The Entrepreneurial Journey: Learning Along the Way
Luke is a bright and passionate entrepreneur who founded VCEpro, a startup that helps dealerships perform remote service like oil changes and tire rotations in customers’ driveways. From his experiences as a dealership technician, he realized that service departments often had periods of downtime and that dealerships could gain more market share from their competition if they brought their service departments to the customer. He thoughtfully designed a solution to this widespread problem.
The product would be ready to sell in a few months, so he was starting to think about different potential customers and pricing models. He had two options for pricing models: 1) charging dealership customers for a premium, at-home vehicle maintenance or 2) charging dealerships in exchange for a more productive workforce.
We decided the best option was to test these two strategies against each other. At first, Luke suggested that he test these two ideas upon the release of his product. However, I could see a problem with this: it would waste time. By testing one strategy at a time, Luke could potentially use the ineffective strategy first, which could cost him business. To rectify this, I recommended that Luke perform an initial round of testing both strategies while the product was still being completed. That way, once his product was officially launched, he could hit the ground running with the most effective strategy. Although the initial results might not be as good, we might learn something valuable that we can use at the actual product launch.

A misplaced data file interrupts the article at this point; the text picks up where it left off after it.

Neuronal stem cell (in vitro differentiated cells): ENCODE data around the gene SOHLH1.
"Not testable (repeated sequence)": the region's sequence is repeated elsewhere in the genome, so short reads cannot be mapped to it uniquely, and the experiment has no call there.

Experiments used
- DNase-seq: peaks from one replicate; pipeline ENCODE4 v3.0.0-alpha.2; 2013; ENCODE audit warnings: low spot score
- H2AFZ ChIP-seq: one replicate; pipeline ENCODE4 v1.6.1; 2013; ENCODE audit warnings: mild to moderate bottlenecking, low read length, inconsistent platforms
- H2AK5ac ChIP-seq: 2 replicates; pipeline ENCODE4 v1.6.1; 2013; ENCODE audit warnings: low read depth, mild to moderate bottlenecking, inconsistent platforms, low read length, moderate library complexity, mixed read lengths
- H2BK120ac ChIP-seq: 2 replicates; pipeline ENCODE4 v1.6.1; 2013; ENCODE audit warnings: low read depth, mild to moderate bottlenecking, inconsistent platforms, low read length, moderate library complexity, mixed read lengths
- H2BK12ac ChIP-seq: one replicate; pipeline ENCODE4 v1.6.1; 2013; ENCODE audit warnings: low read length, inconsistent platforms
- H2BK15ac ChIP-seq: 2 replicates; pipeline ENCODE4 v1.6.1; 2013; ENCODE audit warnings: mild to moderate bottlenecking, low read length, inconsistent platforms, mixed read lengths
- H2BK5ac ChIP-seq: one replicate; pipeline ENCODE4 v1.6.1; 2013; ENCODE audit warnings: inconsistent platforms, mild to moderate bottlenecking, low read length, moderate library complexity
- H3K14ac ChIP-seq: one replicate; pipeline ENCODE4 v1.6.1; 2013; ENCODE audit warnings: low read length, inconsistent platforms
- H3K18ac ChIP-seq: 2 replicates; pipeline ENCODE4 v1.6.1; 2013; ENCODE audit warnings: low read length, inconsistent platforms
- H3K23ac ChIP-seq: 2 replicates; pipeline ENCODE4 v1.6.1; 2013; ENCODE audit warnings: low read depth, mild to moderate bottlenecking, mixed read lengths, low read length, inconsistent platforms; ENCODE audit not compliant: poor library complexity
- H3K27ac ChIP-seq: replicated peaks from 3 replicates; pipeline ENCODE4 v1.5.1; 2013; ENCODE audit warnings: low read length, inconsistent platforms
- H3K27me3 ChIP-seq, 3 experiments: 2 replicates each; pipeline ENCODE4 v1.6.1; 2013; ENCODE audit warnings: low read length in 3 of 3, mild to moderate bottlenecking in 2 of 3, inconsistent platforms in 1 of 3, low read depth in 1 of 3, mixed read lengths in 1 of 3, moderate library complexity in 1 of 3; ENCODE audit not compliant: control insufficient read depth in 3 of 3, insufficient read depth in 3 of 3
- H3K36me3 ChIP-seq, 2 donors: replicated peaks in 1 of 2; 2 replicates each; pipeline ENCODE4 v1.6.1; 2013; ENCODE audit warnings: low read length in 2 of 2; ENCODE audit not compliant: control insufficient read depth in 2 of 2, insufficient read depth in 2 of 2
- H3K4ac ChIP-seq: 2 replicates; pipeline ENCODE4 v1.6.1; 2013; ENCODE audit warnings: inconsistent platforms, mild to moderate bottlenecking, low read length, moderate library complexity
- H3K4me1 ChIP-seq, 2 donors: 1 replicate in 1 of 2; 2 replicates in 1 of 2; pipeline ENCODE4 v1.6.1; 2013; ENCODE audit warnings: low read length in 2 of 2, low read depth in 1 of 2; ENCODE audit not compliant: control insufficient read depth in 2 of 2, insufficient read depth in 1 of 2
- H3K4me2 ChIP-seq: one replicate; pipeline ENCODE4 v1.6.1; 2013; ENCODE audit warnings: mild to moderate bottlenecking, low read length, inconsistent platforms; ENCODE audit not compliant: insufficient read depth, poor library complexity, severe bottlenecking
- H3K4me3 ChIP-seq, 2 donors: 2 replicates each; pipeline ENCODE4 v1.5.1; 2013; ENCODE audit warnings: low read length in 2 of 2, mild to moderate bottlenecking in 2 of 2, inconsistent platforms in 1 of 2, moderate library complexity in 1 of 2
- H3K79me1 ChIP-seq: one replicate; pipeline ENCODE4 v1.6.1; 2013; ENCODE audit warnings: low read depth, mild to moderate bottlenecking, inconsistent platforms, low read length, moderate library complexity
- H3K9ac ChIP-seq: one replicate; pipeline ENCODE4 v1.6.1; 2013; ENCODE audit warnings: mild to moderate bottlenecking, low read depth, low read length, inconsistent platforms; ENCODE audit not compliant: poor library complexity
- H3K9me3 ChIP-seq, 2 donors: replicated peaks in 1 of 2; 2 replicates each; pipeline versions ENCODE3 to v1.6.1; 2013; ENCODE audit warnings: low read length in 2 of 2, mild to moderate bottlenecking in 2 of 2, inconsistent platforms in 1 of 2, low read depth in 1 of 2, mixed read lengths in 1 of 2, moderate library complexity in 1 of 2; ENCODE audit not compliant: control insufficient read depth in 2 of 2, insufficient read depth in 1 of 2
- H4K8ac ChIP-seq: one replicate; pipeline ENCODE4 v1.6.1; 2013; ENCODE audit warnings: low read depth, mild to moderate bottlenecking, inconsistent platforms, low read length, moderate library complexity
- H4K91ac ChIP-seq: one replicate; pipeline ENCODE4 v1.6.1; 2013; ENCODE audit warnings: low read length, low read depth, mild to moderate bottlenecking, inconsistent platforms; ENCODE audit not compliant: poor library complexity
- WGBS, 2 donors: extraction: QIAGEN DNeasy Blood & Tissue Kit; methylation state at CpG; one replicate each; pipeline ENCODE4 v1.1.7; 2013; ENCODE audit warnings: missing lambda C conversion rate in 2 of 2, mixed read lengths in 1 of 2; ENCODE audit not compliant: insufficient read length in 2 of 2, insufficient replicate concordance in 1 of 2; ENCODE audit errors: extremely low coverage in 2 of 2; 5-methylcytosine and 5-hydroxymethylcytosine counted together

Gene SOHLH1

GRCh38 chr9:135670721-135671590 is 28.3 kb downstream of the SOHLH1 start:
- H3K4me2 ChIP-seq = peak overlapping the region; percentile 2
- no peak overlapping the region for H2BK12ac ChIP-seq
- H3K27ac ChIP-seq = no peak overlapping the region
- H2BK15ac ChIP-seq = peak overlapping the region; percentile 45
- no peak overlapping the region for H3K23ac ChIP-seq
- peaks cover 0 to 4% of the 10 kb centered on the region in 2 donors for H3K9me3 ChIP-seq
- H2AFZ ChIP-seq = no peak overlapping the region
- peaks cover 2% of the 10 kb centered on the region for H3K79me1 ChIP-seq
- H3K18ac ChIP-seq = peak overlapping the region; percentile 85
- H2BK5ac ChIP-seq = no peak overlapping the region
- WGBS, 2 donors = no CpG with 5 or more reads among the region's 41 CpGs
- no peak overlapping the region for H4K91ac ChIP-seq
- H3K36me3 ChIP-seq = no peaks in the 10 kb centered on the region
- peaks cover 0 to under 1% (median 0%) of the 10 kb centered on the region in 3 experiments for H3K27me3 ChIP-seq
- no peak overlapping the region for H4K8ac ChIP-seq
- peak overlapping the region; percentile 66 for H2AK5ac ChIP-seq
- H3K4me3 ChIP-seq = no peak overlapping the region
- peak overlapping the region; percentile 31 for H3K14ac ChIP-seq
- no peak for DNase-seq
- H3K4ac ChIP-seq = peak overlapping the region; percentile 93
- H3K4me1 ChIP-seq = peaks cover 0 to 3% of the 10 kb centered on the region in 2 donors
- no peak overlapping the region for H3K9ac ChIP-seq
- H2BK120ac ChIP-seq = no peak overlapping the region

Luke loved the idea, but he was disappointed in himself for originally wanting to test sales and pricing strategies in a less effective way. He couldn’t believe he missed an obvious opportunity like the one I had suggested.
What Luke didn’t realize, however, was this is all part of the entrepreneurial journey.
Luke had recognized an opportunity to improve the world around him. He had the courage to start a company and build the product to solve the need. He sourced a product and development team capable of turning his idea into reality.
He had learned so much in the last year, and yet there was more to learn every day in every direction. He was open to suggestions and feedback and was able to discuss his business plan without a hint of defensiveness. There was nothing to be disappointed about. He was on this journey to learn and grow, and he was doing just that.
It’s helpful to look back and recognize what you’ve learned and would do differently the next time. You now know how to perform more effectively because of your experience (or maybe some helpful advice). If you knew how to do it better the first time, you would’ve done it that way. That’s why the last attempt will make you wiser when facing future decisions. It’s okay that Luke feels disappointed because he didn’t think to test his strategies earlier, but I hope he’s even more proud of the hard work and growth he’s had along the way.